The end of a 2,000 km road trip brings Abhijit Masih to Bumla Pass -- at the India-China border in Arunachal Pradesh.
The best stretch of the journey, which began in Uttar Pradesh, is the last leg from Dirang to Tawang in Arunachal Pradesh.
From Dirang Valley you climb up to 13,700 feet at Sela Pass and then down again to the Tawang valley at 8,700.
Do not be surprised by the road going from really bad to holy@#$@! The Border Road Organisation have done a brilliant job, but in land slide prone areas, all the paving and tarring goes downhill, literally.
However, all the roads are motorable.
When we finally reached Sela Pass, it was -2ºC and windy.
Inclement weather notwithstanding, Sela Pass is a treasure. The warm coffee at the military cafeteria and the fresh momos were like manna from heaven.
You might want to stop again at Sela Lake, which is just as beautiful and was slowly freezing up when we reached there.
Among the other pit stops that you will surely take is the one at Jang, just short of Tawang.
The Nuranag Falls at 100 feet high is one of the most breathtaking falls in India but unknown to many. There are steps that you could take to walk down to the bottom of the fall, where it meets the Tawang river and forms at least a Class IV rapid.
It is no surprise that there is heavy deployment of troops all along the route.
As a mark of respect, every person in uniform or without, stops at Jaswantgarh, the memorial to Rifleman Jaswant Singh Rawat MVC, who sacrificed his life but held his post during the Chinese aggression.
The road from Sela pass to Tawang is all down hill and gives you scenic views of the valley and the town from various vantage points.
A giant statue of a seated Buddha dominates the view, besides the glittering Tawang monastery in the setting sun.
It took us eight hours to reach from Dirang to Tawang with all our stops and we had quite a few.
Tawang is beautiful, with the clouds over the valley somewhat obscuring the views of the mountains surrounding it, the Tawang monastery standing guardian like over the town and the snow capped peaks glistening in the light of the setting sun.
Amongst the many things to do, make sure to visit the war memorial in the evening to pay homage to the 2,420 soldiers who laid down their lives fighting a better equipped enemy with flint guns. Unlike any other war memorial I have seen in India, a soldier gives you a guided tour of the memorial regaling you with the heroic stories and martyrdom of Subedar Joginder Singh PVC and Rifleman Jaswant Singh Rawat MVC.
A sound and light show is held behind the memorial every evening, which is also worth a watch.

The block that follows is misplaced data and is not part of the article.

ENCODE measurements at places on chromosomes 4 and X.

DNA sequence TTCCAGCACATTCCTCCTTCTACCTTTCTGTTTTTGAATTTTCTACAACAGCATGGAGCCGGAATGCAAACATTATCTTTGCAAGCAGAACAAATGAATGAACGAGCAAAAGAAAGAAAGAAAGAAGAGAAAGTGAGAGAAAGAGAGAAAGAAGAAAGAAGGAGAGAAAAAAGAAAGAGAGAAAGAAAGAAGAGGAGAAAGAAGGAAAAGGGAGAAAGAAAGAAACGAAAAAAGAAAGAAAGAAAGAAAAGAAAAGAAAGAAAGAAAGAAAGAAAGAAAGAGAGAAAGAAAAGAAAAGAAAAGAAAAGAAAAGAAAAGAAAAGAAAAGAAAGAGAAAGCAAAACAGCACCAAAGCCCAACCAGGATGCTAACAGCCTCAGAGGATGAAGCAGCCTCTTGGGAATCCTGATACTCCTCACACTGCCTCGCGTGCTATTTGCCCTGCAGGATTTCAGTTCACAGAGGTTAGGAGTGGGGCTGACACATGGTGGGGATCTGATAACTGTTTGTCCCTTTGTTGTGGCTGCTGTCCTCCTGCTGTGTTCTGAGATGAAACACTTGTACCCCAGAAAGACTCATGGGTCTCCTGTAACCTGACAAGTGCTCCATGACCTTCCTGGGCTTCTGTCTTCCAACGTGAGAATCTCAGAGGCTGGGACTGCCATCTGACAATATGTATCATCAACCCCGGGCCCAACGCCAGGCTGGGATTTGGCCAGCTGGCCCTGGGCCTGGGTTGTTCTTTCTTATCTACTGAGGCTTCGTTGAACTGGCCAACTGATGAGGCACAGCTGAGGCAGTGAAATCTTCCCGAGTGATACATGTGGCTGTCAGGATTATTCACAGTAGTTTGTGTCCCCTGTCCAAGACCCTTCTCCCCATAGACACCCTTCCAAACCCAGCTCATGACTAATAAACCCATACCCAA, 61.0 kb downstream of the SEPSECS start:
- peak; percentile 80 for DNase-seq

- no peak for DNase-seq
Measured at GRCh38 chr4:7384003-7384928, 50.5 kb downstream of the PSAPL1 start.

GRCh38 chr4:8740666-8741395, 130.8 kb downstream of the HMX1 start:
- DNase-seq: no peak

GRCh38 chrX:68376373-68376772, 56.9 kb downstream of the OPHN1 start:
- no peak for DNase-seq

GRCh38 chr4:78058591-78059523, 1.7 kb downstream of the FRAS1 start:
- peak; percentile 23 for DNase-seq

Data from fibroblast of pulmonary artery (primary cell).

The drive from Tawang to Bumla Pass, which would have normally taken half a day turned into a full day's adventure thanks to the heavy snow fall on our way back.
The trip to Bumla Pass, India's border with China, requires a special pass issued by the military. Present your photo ID, Inner Line Permit and ₹500 for the pass. There is a military post at 'Y' Junction where you need to present your pass.
The pass is at a height of 15,200 feet and you feel the lack of oxygen and the abundance of chill. You can make use of the military cafeteria and buy some army jackets and boots at the cafeteria. Thankfully, we did or else we would be skiing back on our rears to Tawang.
From the 'Y' junction, the road splits.
One goes to the Shungatser Lake, better known now as Madhuri Lake after the actress shot there for the film Koyla. The lake is in a valley, which sits at an altitude of 13,000 feet.
The other goes to Bumla Pass.
Bumla Pass seemed more like a reception center for the flag meets that are held there four times a year between China and India than a volatile International border. No barbed wired fencing or big iron gates, just a white line painted on the ground. There was no one on the other side.
This place is certainly far from Doklam.
But we had reached the farthest point of our destination and it was glorious.
It had started to snow the previous night, but it was light -- just sprinkling the trees and making for picturesque backgrounds. But we were in for some heavy snow artillery on our way back.
What took us 2 hours in the morning took us 5 in the evening. The snow came in hard and covered up the road. Sans snow chains on the tyres, it was difficult to keep the vehicle from skidding off the road. Even military and BRO trucks were sliding off the road.
We had to get off the car and walk beside it, pushing from both directions to keep it on the road.
The local Arunachal women riding on the BRO trucks found it pretty amusing and could not resist needling us a bit -- mazaa aa raha hai?
The answer: A resounding yes!